‘Terrorist plot’ probe after deadly Paris stabbing

Published December 3, 2023
A police officer stands guard at the scene of a stabbing in Paris, France on December 2. — AFP
A police officer stands guard at the scene of a stabbing in Paris, France on December 2. — AFP

French prosecutors have opened an investigation into a “terrorist plot” after a man known to the authorities as a radical with mental health troubles stabbed a tourist to death and wounded two other people in central Paris at the weekend before being arrested.

The attack close to the Eiffel Tower occurred at around 9pm (2000 GMT) on Saturday during a busy weekend, at a time when France is on its highest alert against the background of the fighting between Israel and Hamas.

Prosecutors specialising in terrorist incidents told AFP on Sunday they had launched a probe into the attacker, identified as Armand Rajabpour-Miyandoab, a French national born in 1997 to Iranian parents who was arrested soon after the knife and hammer attack.

He is suspected of murder and attempted murder “in connection with a terrorist plot”.

A 23-year-old man, identified by a judicial source as a German-Filipino citizen, died in the attack. A 66-year-old British citizen and a 60-year-old French national were wounded.

Rajabpour-Miyandoab, who is known to authorities for extremism, shouted “Allahu Akbar” (God is greatest) at the moment of the attack, Interior Minister Gerald Darmanin said at the scene by Bir Hakeim bridge over the River Seine.

The suspect, who lived with his parents in the Essonne region south of Paris, told police he could not stand Muslims being killed in “Afghanistan and Palestine” and accused France of being “an accomplice to what Israel is doing” in the Gaza Strip, Darmanin added.

“We will not give in to terrorism,” Prime Minister Elisabeth Borne wrote on X, formerly Twitter, after the attack.

President Emmanuel Macron said he was sending his condolences to the family of the man killed in the “terrorist attack”.

‘Unstable and easily influenced’

Police and security sources confirmed the attacker had posted a video on social media at the moment of the attack, claiming responsibility and speaking about “current events, the government [and] the murder of innocent Muslims”.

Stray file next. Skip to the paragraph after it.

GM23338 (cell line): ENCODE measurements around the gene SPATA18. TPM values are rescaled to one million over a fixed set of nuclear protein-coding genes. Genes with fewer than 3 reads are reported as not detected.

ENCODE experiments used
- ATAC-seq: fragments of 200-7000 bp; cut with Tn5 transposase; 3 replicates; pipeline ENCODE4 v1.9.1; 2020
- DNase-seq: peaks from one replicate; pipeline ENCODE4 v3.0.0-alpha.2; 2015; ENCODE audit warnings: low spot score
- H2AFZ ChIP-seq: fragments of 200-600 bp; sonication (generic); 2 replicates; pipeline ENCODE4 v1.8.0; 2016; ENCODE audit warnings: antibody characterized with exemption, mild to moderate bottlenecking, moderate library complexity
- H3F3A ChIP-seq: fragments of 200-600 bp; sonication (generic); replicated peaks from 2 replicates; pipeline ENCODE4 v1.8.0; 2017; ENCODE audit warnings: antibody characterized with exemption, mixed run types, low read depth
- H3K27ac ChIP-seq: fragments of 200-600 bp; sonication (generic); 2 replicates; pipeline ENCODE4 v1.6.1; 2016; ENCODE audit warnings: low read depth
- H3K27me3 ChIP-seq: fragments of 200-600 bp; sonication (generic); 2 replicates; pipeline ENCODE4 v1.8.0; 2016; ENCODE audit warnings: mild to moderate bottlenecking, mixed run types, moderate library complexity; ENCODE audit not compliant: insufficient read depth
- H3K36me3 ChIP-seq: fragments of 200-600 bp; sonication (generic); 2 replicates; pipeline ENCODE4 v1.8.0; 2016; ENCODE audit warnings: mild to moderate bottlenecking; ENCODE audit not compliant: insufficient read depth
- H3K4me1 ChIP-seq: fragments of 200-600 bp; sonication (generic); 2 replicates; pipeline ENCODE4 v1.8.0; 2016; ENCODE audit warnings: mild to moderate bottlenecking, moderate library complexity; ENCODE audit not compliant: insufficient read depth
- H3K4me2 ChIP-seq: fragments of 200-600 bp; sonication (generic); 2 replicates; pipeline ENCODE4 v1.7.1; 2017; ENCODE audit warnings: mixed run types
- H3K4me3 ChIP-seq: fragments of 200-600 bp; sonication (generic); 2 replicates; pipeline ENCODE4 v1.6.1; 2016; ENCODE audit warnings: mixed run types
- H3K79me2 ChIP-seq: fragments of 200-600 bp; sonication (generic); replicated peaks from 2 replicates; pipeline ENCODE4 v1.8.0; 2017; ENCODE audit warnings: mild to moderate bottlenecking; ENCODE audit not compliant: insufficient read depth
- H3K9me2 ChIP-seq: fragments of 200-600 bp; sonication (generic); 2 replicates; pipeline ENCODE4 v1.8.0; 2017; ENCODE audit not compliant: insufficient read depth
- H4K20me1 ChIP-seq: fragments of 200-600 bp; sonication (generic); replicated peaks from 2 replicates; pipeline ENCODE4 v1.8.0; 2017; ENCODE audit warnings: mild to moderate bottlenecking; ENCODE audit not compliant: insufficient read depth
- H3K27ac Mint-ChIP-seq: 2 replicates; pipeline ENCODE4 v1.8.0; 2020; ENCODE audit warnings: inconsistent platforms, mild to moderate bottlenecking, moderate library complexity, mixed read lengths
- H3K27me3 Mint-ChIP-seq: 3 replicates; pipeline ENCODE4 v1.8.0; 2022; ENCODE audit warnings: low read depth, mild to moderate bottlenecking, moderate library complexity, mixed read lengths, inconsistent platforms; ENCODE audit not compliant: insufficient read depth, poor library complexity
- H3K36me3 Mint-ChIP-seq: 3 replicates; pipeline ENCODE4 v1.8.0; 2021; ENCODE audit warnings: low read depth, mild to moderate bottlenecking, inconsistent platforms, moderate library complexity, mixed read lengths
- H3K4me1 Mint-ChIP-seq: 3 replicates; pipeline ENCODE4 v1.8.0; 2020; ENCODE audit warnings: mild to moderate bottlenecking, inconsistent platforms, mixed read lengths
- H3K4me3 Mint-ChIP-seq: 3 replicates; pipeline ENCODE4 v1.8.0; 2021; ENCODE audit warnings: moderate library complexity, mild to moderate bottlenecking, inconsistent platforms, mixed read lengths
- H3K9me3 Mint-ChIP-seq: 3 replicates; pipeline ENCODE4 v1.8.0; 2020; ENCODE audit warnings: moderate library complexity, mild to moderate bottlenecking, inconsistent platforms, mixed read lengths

Investigators would scrutinise his medical history, a security source told AFP, saying the attacker was “very unstable and easily influenced”.

The attacker was “being monitored in a way that did not mean he was being hospitalised, he was supposed to follow a course of treatment” for his mental health issues, Health Minister Aurelien Rousseau told broadcaster France 3.

“As often in these cases, there’s a mixture of an ideology, an easily influenced person and, unfortunately, psychiatry,” Rousseau added.

Darmanin said the man had previously been sentenced in 2016 to four years in prison for planning another attack in the Paris business district of La Defense, which he failed to carry out.

A taxi driver who witnessed the scene intervened, Darmanin added, saving the wife of the slain tourist.

Patrick Pelloux, an emergency doctor who was on duty at the time of the attack, said the couple were both nurses, adding that the woman was severely shocked but unhurt.

The attacker then crossed the bridge, lashing out at others and injuring one with a hammer.

Pursuing police used a taser to neutralise the man, who was then arrested.

Rousseau told France 3 today that the wounded victims were “in good health”, suffering only “superficial traumas, but of course psychological traumas that will be enormous”.

‘Help, help’

Joseph S, a 37-year-old supermarket manager who asked not to give his last name, witnessed the scene as he sat in a bar.

He heard screams and people shouting “help, help” as they ran. A man wielding a hammer attacked a man who had fallen, and within five to 10 minutes the police arrived, he told AFP.

The country has suffered several attacks by extremists, including the November 2015 suicide and gun attacks in Paris claimed by the militant Islamic State group in which 130 people were killed.

There had been a relative lull in recent years, even as officials have warned that the threat remains.

But tensions have risen in France, home to large Jewish and Muslim populations, following Hamas’s surprise attack on Israel on October 7 and Israel’s subsequent bombardment of the Gaza Strip.

Security in Paris is also under particular scrutiny as it gears up to host the 2024 Summer Olympic Games.

In October, teacher Dominique Bernard was killed in the northern French town of Arras by a young radicalised individual from Russia’s Caucasus region.

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